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The nonlinear Dirac equation is an important model in quantum physics with a set of conservation laws and a multi-symplectic formulation. In this paper, we propose energy-preserving and multi-symplectic wavelet algorithms for this model. Meanwhile, we evidently improve the efficiency of these algorithms in computations via splitting technique and explicit strategy. Numerical experiments are conducted during long-term simulations to show the excellent performances of the proposed algorithms and verify our theoretical analysis.
The computation of integrals in higher dimensions and on general domains, when no explicit cubature rules are known, can be ”easily” addressed by means of the quasi-Monte Carlo method. The method, simple in its formulation, becomes computationally inefficient when the space dimension is growing and the integration domain is particularly complex. In this paper we present two new approaches to the quasi-Monte Carlo method for cubature based on nonnegative least squares and approximate Fekete points. The main idea is to use less points and especially good points for solving the system of the moments. Good points are here intended as points with good interpolation properties, due to the strict connection between interpolation and cubature. Numerical experiments show that, in average, just a tenth of the points should be used mantaining the same approximation order of the quasi-Monte Carlo method. The method has been satisfactory applied to 2 and 3-dimensional problems on quite complex domains.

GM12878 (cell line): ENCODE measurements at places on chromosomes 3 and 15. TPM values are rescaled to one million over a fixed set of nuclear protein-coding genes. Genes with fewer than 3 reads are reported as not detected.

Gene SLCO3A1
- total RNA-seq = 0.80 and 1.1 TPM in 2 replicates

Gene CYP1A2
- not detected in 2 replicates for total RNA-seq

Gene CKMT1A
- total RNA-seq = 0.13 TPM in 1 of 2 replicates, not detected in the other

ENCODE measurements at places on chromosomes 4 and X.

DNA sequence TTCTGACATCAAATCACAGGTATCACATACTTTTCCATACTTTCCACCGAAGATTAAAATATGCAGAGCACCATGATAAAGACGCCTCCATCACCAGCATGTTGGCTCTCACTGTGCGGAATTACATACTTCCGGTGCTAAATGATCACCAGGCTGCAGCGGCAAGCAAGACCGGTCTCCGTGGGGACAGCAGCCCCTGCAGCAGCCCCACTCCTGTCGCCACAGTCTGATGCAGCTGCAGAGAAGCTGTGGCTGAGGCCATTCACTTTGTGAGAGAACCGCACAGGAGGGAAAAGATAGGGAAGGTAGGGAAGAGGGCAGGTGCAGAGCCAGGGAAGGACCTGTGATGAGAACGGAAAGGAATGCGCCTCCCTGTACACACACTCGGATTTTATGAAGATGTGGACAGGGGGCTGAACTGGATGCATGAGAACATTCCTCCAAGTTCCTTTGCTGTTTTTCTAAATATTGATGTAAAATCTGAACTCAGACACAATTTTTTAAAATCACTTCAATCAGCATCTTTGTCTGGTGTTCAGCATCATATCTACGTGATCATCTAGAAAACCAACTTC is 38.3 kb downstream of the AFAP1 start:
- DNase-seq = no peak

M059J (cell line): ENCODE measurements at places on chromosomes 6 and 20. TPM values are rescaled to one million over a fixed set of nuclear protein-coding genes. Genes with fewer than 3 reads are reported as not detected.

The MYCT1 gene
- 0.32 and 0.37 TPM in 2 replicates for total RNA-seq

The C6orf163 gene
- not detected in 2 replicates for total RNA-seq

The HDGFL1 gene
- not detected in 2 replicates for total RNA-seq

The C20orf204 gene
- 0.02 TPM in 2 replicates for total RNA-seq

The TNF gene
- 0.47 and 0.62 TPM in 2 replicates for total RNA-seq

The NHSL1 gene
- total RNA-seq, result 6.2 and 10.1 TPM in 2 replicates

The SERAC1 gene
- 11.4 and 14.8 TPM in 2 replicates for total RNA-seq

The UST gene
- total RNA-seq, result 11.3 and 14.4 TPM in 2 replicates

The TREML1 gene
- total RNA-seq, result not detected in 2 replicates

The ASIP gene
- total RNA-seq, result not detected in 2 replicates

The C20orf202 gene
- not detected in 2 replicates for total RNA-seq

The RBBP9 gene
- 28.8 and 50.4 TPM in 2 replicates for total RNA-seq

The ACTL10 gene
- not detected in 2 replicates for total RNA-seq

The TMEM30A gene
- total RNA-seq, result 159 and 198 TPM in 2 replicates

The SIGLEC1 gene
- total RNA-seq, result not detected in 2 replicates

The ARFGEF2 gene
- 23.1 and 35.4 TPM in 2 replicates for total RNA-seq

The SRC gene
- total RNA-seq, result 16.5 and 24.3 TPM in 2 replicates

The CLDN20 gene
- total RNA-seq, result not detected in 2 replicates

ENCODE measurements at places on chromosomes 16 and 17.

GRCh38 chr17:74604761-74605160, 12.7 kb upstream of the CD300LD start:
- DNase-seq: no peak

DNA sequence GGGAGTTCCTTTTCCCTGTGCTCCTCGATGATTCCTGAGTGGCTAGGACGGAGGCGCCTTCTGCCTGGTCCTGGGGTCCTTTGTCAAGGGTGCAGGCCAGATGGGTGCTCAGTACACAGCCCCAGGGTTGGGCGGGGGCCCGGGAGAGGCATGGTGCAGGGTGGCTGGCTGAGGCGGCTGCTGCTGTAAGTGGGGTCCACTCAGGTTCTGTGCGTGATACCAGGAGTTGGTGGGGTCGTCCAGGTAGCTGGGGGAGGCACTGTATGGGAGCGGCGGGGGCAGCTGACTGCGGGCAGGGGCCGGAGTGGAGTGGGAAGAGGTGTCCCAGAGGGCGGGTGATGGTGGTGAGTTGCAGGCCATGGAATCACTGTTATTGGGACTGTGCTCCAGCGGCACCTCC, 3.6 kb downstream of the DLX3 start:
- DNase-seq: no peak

We present a simple, accurate method for computing singular or nearly singular integrals on a smooth, closed surface, such as layer potentials for harmonic functions evaluated at points on or near the surface. The integral is computed with a regularized kernel and corrections are added for regularization and discretization, which are found from analysis near the singular point. The surface integrals are computed from a new quadrature rule using surface points which project onto grid points in coordinate planes. The method does not require coordinate charts on the surface or special treatment of the singularity other than the corrections. The accuracy is about O(h3), where h is the spacing in the background grid, uniformly with respect to the point of evaluation, on or near the surface. Improved accuracy is obtained for points on the surface. The treecode of Duan and Krasny for Ewald summation is used to perform sums. Numerical examples are presented with a variety of surfaces.